There is currently no Public Information how exactly messages were read, but it all points to a faulty Implementation of the Software and bad UI Design.
There was not a Problem with the OTR, there was a Problem with the Implementation of it.
For one thing, the app warned users about possible message interception in teensy type, worded in such a way that an average user wouldn’t understand, he said, if they read the smaller font at all. The warning:
Encryption is enabled, but conversation partner is not authenticate
An article published by Dutch public broadcaster NOS said a version of the IronChat app it investigated suffered a variety of potentially serious weaknesses. Key among them: warning messages that notified users when their contacts’ encryption keys had changed were easy to overlook because they were provided in a font much smaller than the rest of the conversation. While crypto keys often change for legitimate reasons, such as when someone obtains a new phone, a new key might also be a sign a third party is trying to intercept the communications by encrypting them with a key it controls.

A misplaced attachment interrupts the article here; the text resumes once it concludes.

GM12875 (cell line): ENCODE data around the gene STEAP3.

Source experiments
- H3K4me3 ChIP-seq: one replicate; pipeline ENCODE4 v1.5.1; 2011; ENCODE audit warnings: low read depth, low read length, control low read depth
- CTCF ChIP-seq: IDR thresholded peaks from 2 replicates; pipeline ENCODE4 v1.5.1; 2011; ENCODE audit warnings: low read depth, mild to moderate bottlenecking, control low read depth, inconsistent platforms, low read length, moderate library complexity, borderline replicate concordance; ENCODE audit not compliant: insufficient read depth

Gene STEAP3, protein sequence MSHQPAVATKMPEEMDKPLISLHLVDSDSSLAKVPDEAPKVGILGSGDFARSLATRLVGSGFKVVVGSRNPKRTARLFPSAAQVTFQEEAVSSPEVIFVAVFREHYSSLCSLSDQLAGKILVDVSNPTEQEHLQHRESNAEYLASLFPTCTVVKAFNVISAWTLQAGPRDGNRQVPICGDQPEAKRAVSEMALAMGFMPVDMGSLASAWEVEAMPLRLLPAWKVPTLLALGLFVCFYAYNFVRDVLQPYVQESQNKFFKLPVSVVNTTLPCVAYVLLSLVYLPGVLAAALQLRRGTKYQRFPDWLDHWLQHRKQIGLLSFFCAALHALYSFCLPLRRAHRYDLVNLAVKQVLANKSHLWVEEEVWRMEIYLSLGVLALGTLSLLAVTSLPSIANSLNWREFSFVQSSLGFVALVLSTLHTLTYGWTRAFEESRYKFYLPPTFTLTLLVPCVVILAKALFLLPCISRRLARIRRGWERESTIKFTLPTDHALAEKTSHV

For Signal in the same news
The Signal app, for instance, encrypts messages using the recipient’s public key before it leaves the sender’s device. As a result, messages that pass through Signal’s central servers can be decrypted only by the recipients’ private key, which is stored only on the recipients’ individual devices. In the event law enforcement took control of the server, they would be unable to read the content of messages without substantially updating the Signal app and waiting for targets to install the update. Even then, they would be able to read only messages sent after the update was installed. Earlier messages would remain unreadable.